Plus: an extraordinary award, the dinner to end all dinners, and appliances that are actually worth it
We’re doing something a bit different this week: We handed off our podcast feed to podcaster and host extraordinaire, Rachel Belle, of Your Last Meal with Rachel Belle (it was a finalist for a James Beard Award), and she’s doing the same.
On the episode we’re featuring, Rachel interviews the outstanding comedian Margaret Cho, who is also a social activist and an extremely successful stand-up comedian who opened for Jerry Seinfeld when she was in her late teens, and has acted in many of your favorite tv shows and movies. And she loves to cook.
It is really hard not to like Margaret Cho, and it’s really hard to not like Rachel. So enjoy this, and we’d love to hear what you think! Next week, we’re back to our regularly scheduled programming. Marksisms below!
This Week’s Marksisms
The Privilege of Grace and Elegance
I was happy, even ecstatic, about two things this week. First (and foremost), my accomplished partner (I would say brilliant, but I’m being restrained), Kathleen Finlay, won a Rachel Carson Award from the Audubon Society last week. That was pretty cool. Just sayin’.
To celebrate, I took her to Jean-Georges, where I hadn’t gone for a kind of blow-out since, well, before Covid. The cooking was beyond sensational, one inspiringly delicious and beautiful dish after another: Coconut semifreddo with caviar and dill; Japanese snapper ceviche with turmeric; the classic spring pea dumpling with morels .… Just one thing after another, almost endlessly.
It felt odd, almost anachronistic. The grace, the service, the elegance are all things I once was accustomed to; now they feel – as they should – a downright privilege. It’s one I wish everyone could experience.
The (Few) Appliances That Changed Our World
I’ve always felt that appliances had to earn counter space. There are a number of innovations that are either too big (the pressure cooker) or too useless (the bread machine) to be granted counter space in any kitchen I’ve ever had. In fact, when I think of what’s been invented in my time as an active cook, only the food processor has been a game changer.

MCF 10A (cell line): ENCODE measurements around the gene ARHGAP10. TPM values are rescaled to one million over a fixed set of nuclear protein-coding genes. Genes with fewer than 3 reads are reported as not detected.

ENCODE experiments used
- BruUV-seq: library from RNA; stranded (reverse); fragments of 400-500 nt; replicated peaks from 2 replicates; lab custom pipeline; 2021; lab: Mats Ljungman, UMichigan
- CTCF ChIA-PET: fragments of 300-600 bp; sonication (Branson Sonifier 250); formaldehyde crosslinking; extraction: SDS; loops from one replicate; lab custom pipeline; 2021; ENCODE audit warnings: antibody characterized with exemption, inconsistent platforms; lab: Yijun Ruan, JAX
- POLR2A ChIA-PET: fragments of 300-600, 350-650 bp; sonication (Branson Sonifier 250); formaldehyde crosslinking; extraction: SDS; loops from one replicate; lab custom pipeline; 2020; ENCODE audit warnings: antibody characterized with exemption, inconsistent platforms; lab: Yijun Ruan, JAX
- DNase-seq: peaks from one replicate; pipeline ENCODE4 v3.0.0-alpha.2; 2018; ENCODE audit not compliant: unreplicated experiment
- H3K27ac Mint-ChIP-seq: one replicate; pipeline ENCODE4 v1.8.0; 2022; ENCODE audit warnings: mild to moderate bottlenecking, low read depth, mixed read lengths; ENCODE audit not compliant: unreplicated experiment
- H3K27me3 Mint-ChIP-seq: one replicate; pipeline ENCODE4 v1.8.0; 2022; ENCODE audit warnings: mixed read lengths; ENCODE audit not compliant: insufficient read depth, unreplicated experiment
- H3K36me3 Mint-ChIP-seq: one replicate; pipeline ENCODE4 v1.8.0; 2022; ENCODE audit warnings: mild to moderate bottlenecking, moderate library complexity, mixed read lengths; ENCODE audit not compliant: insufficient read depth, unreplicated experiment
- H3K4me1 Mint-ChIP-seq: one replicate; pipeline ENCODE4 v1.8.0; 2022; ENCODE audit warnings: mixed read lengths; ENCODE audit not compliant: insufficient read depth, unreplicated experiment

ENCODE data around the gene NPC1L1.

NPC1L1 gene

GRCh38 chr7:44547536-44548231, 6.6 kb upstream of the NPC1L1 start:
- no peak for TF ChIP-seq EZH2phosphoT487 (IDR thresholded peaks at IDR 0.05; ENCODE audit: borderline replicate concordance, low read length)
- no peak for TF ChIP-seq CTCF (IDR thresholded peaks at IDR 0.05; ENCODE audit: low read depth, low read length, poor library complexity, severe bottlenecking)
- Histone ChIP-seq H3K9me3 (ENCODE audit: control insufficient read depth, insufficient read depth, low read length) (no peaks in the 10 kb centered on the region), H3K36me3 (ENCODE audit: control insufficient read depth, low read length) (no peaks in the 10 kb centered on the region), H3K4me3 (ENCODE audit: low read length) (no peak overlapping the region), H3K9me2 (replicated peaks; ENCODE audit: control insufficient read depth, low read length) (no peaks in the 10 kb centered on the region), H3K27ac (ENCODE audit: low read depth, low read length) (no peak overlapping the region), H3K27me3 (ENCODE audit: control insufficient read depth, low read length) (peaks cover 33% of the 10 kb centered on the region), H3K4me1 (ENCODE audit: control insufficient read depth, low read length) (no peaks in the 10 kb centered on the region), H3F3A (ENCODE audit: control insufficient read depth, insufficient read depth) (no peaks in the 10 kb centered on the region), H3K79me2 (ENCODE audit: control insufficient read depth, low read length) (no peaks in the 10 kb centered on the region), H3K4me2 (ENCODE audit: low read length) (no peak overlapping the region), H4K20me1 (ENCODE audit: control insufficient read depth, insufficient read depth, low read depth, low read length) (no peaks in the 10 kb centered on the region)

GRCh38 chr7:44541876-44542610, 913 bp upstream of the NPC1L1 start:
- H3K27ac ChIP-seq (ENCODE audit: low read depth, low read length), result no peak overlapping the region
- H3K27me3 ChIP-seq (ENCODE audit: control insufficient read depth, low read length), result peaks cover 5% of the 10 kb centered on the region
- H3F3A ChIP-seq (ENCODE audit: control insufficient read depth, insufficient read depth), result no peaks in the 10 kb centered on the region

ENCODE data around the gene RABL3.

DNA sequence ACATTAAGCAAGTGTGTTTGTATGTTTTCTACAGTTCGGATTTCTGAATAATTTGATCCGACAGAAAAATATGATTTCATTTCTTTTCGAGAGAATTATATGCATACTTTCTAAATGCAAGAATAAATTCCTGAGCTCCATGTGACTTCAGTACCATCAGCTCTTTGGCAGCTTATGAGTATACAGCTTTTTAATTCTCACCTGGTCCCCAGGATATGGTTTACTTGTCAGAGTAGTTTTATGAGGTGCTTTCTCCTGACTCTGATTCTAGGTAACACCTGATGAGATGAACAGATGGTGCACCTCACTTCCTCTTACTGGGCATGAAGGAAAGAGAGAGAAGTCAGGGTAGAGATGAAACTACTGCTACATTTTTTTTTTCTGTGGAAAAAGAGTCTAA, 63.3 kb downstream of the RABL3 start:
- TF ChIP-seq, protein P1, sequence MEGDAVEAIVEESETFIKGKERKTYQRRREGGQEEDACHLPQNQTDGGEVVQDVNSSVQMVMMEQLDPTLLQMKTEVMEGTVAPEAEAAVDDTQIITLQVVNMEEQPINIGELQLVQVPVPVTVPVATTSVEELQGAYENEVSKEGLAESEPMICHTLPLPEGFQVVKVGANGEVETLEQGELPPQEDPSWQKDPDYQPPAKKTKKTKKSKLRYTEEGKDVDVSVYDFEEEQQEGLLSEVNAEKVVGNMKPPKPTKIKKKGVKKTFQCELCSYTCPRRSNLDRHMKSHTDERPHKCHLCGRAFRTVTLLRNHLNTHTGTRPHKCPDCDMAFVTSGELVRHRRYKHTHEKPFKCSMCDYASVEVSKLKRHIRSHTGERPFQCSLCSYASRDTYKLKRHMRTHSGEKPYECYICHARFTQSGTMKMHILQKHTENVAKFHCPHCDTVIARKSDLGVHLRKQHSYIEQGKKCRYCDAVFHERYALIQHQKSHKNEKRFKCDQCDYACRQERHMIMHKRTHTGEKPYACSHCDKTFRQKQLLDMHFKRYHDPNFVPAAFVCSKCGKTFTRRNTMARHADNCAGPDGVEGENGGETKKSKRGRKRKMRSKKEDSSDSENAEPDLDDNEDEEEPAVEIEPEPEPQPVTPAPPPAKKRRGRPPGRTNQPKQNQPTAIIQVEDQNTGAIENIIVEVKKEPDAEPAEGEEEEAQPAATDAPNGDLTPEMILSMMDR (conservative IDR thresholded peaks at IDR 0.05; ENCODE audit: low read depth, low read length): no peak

The content below was originally paywalled.
I remember when I got my first “Cuisinart” – the brand name was the generic name in those days, as there was no competition – and the excitement was palpable. The slicing, chopping, mincing, and heavy-duty mixing capabilities were out of this world. It was a game-changer when my friend Charlie Van Over refined techniques for kneading bread dough with it. And I write all of this because I pulled out the julienne blade the other day for yet another version of a beet-and-potato hash, and it was, actually, amazing.
Of course there’s over-promising: It can’t truly puree; it can’t dice, functionally; it can’t grate Parmesan as well as you can with a good grater. And as much as manufacturers try to tell you otherwise, it’s still pretty much the same machine, albeit with some refinements, as it was in 1980. If it peels, or dices, or whisks, it does so with more trouble than it’s worth.
Amazing as it is, as much as it deserves that counter space, I was trying to imagine what it was like when people started buying refrigerators. Most households had iceboxes, but these were simply insulated cabinets, no more sophisticated than your cooler, and probably less efficient. Suddenly, everyone who had electricity (or even gas, because you could almost as easily buy a gas-powered model) had the ability to keep lettuce, milk, fish, and so on, effortlessly, for days or longer. Talk about a game-changer.
Of course, you know, both running water and hot water on demand are also relatively new innovations. Most of us are totally spoiled.
Two Stories Worth Looking At
One. Guess what? Food companies are not above price gouging. Surprise!
And To Leave You With
Yet another variation on rice with egg.
See you next week!